THE BLADE Enlarge | Buy This Photo
In the month after a South Toledo woman was shot to death by her abusive ex-boyfriend, the number of felony domestic violence indictments returned by Lucas County grand juries rose to the highest level in a year.
Seventeen felony domestic violence indictments were returned in April compared with four in March and between one and five during the previous 11 months, statistics from the Lucas County Prosecutor’s Office show.
Prosecutor Julia Bates said she has no idea whether the uptick is connected to the well-publicized March 24 slaying of Kaitlin Gerber, 20, who was chased in her car and shot to death by Jashua Perz, 29. Perz, described as Ms. Gerber’s on-again, off-again boyfriend, killed himself later the same day during a standoff with police in Maumee.
“It can be an enigma or it can be an epidemic,” Mrs. Bates said when questioned about the rise in felony indictments.
“I have no way anecdotally to say what is the reason,” she said. “All of the sudden, are the police arresting more people? Are victims becoming more willing to call the police? Is it just exploding or is it just an enigma for one month? I don’t know the answer.”
Not all cases of domestic violence are charged as such. When there is serious physical harm or a gun involved, the suspect is more likely to be charged with felonious assault or other felony-level charges.
Jeff Lingo, chief of the prosecutor’s office’s criminal division, said a first-time domestic violence offense in which a suspect caused or threatened to cause physical harm, is a misdemeanor with a maximum sentence of six months in jail. For a defendant with two or more domestic violence convictions, domestic violence is a felony punishable by one to three years in prison.
In the aftermath of Ms. Gerber’s death, the prosecutor’s office was criticized along with Toledo and Sylvania municipal courts where Perz had faced charges of abuse involving Ms. Gerber.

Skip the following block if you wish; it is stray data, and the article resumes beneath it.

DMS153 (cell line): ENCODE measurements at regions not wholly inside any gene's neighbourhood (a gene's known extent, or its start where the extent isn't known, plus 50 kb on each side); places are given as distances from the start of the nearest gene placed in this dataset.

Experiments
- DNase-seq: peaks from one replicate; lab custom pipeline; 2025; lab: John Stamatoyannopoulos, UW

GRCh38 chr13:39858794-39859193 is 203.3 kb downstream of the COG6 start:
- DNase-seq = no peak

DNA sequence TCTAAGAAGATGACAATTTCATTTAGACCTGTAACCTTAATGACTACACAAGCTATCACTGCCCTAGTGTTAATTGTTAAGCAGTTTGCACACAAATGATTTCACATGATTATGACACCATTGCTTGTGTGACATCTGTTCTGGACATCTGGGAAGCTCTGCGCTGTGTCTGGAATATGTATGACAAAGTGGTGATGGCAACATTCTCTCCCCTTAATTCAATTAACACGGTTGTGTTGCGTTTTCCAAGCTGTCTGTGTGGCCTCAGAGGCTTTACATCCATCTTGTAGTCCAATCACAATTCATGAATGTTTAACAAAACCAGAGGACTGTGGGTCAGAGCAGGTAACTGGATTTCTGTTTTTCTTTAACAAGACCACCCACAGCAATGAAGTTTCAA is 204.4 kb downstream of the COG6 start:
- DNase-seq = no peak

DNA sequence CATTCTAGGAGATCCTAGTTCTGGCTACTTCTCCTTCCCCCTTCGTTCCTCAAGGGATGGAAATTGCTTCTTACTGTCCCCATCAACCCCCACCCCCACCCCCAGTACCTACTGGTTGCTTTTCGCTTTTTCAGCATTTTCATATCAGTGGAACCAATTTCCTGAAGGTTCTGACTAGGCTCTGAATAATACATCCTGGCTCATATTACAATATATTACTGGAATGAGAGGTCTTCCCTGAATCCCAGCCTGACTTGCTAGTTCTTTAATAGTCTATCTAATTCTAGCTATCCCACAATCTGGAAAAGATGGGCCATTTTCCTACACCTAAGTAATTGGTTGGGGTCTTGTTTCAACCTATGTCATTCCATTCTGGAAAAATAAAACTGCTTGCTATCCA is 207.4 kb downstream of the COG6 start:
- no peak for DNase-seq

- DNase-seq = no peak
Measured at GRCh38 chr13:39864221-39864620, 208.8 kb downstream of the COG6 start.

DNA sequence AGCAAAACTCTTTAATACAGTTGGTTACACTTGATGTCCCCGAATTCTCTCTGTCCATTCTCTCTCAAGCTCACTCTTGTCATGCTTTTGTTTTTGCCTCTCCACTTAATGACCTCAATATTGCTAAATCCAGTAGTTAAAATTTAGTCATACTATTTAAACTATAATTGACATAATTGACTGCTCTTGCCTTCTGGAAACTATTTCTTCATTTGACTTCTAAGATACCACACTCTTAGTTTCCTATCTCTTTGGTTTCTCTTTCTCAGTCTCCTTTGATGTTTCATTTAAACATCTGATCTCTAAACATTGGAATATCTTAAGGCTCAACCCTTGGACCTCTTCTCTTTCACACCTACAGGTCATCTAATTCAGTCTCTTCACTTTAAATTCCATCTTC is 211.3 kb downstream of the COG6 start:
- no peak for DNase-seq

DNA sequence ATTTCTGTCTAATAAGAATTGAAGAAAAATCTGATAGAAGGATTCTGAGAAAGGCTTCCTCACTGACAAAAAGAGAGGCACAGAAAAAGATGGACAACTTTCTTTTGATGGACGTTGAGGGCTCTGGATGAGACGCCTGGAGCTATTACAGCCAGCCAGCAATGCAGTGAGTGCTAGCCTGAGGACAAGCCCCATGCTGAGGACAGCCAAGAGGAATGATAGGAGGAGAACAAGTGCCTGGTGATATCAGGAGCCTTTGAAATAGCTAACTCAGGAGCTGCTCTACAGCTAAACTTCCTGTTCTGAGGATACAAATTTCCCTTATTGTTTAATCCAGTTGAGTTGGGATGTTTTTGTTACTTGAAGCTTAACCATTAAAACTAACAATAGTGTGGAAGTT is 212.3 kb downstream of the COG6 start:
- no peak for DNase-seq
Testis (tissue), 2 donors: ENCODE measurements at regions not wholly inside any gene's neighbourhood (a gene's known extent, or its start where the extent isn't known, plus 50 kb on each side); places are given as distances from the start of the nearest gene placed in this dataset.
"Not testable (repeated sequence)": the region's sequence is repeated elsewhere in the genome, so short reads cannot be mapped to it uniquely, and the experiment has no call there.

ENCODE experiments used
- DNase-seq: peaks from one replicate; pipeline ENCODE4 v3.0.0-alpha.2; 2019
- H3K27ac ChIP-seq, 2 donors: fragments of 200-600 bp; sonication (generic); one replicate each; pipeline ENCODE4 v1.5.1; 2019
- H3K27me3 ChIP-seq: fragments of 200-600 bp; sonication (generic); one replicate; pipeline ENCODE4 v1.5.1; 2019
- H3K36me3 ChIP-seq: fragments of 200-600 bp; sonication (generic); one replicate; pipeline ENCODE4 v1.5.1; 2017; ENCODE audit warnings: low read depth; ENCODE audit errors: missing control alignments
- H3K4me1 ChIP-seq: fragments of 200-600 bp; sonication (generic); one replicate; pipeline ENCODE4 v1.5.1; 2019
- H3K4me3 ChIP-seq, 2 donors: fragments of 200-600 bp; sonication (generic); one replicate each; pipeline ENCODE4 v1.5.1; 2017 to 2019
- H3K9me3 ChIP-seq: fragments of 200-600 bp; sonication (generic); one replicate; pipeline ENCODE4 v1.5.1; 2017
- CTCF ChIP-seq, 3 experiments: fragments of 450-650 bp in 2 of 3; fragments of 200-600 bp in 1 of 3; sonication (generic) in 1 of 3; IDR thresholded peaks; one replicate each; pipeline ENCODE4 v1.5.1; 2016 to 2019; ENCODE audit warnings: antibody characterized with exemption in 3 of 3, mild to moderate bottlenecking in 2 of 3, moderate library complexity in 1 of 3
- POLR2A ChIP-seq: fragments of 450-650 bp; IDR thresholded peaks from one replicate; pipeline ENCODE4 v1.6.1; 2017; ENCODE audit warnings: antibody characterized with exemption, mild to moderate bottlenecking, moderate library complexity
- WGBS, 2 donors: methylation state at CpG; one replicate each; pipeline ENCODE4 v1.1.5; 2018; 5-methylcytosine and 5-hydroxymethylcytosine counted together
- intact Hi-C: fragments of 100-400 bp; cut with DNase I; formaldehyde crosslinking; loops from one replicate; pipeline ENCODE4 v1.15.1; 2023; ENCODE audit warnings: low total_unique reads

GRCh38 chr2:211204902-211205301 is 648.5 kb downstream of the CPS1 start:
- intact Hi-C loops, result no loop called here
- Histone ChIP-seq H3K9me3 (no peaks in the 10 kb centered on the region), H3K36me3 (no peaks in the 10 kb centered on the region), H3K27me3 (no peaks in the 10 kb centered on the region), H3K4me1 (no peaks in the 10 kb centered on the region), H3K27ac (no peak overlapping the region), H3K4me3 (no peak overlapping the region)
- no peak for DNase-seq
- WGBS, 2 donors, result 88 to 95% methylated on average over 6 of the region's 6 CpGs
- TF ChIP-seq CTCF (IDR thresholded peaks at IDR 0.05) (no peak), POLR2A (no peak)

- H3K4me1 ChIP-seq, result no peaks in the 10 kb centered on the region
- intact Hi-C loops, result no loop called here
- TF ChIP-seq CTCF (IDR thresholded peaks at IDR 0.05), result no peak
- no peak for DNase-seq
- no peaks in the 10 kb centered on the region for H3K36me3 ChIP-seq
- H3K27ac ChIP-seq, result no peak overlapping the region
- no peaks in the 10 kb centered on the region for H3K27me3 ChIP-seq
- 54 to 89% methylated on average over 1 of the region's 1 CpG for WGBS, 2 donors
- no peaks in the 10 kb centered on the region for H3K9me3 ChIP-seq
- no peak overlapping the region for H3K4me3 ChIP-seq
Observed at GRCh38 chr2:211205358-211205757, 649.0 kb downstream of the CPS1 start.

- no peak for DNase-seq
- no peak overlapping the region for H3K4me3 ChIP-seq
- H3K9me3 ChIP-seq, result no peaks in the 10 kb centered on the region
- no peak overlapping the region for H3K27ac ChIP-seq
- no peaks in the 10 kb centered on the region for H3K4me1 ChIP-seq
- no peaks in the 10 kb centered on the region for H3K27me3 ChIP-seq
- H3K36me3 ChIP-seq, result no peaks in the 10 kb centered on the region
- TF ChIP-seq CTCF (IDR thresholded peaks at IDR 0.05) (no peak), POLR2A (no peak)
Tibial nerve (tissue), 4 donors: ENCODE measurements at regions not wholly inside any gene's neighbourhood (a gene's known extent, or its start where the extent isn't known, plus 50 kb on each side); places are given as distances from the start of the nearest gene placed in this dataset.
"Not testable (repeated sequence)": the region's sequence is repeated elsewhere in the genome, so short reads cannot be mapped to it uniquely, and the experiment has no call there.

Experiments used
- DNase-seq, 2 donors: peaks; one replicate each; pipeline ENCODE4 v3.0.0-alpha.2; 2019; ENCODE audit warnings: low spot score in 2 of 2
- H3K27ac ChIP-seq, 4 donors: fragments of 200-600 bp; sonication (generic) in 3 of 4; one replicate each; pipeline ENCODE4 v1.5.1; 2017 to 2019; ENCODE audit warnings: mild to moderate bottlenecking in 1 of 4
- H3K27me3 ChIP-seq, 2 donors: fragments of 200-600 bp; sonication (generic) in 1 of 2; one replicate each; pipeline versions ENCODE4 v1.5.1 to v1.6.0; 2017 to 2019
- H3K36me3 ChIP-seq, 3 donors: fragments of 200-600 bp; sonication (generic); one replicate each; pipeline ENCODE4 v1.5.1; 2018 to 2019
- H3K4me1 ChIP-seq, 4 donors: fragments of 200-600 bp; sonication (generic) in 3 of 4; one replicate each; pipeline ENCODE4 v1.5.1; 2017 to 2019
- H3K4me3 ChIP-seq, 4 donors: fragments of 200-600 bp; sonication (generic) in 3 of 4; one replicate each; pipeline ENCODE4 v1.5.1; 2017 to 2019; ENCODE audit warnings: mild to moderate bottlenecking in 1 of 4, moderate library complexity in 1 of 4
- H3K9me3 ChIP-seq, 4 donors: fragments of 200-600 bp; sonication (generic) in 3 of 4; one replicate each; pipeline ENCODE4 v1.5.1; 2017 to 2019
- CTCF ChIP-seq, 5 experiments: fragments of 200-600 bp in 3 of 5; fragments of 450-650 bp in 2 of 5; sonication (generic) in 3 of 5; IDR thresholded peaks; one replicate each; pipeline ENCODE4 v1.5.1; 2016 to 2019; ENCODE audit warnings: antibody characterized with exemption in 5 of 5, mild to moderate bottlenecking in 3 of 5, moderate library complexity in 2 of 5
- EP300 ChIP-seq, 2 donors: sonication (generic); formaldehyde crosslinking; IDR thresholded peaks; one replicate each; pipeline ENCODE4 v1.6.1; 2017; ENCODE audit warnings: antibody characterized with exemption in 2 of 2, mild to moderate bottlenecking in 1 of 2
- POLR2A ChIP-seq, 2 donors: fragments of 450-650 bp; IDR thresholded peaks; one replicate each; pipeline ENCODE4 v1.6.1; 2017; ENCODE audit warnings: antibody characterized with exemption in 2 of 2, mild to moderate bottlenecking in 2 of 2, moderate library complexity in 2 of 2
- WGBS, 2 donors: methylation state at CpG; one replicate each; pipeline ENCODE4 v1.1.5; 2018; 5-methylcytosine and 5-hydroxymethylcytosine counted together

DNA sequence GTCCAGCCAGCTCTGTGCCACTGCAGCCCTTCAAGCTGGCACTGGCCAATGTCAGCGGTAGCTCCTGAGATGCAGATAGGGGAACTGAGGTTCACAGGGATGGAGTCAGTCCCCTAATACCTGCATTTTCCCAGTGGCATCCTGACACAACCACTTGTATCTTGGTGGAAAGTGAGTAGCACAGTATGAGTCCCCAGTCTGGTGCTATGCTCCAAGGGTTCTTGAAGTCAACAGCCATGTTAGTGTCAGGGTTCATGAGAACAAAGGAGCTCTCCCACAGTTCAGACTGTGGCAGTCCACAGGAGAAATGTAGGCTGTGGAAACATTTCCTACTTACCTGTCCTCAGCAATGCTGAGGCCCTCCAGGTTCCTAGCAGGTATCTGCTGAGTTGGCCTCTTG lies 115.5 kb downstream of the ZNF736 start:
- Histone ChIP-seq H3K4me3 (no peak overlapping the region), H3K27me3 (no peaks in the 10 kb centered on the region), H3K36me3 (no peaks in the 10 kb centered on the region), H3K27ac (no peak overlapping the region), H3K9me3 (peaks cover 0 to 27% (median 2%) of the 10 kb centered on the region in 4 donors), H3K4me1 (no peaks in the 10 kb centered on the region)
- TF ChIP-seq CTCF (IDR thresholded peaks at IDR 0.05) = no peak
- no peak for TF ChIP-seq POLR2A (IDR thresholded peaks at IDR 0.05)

Still, Mrs. Bates said she did not tell her staff to pursue more felony domestic violence cases because of that. And she said she was unaware of any victims telling prosecutors they wanted to aggressively prosecute their abuser because of what happened to Ms. Gerber.
All too often, the opposite is true. Prosecutors struggle with the dilemma of victims who are reluctant — or in some cases, adamantly opposed — to pursue felony charges against their abuser, Mrs. Bates said. She met with two young women recently, both ex-girlfriends of the same man, who said they did not want to press charges.
“I said, ‘You can’t tell me this.’ I said, ‘We’ll help you. We can’t be with you 24-7, but you can’t let him get away with this. He broke your jaw. He strangled you,’ ” Mrs. Bates said. “They told me, ‘We don’t care. The only way we can survive is if we don’t do this because if we do do this he’s going to be madder and he will kill us.”
She’s not sure what the answer is, though she said she is working on some changes that she hopes will ease some victims’ reluctance to prosecute. She would like to have one assistant prosecutor concentrate exclusively on domestic violence cases so that individual can follow a case from arrest through municipal court to grand jury and common pleas court. “That might build a better rapport with the victim, might give the victim more security, a higher comfort level, and maybe more cases will go forward instead of the reluctance we see now,” Mrs. Bates said. “We’re in the process of trying to get the money to do that.”
Contact Jennifer Feehan at: email@example.com or 419-213-2134.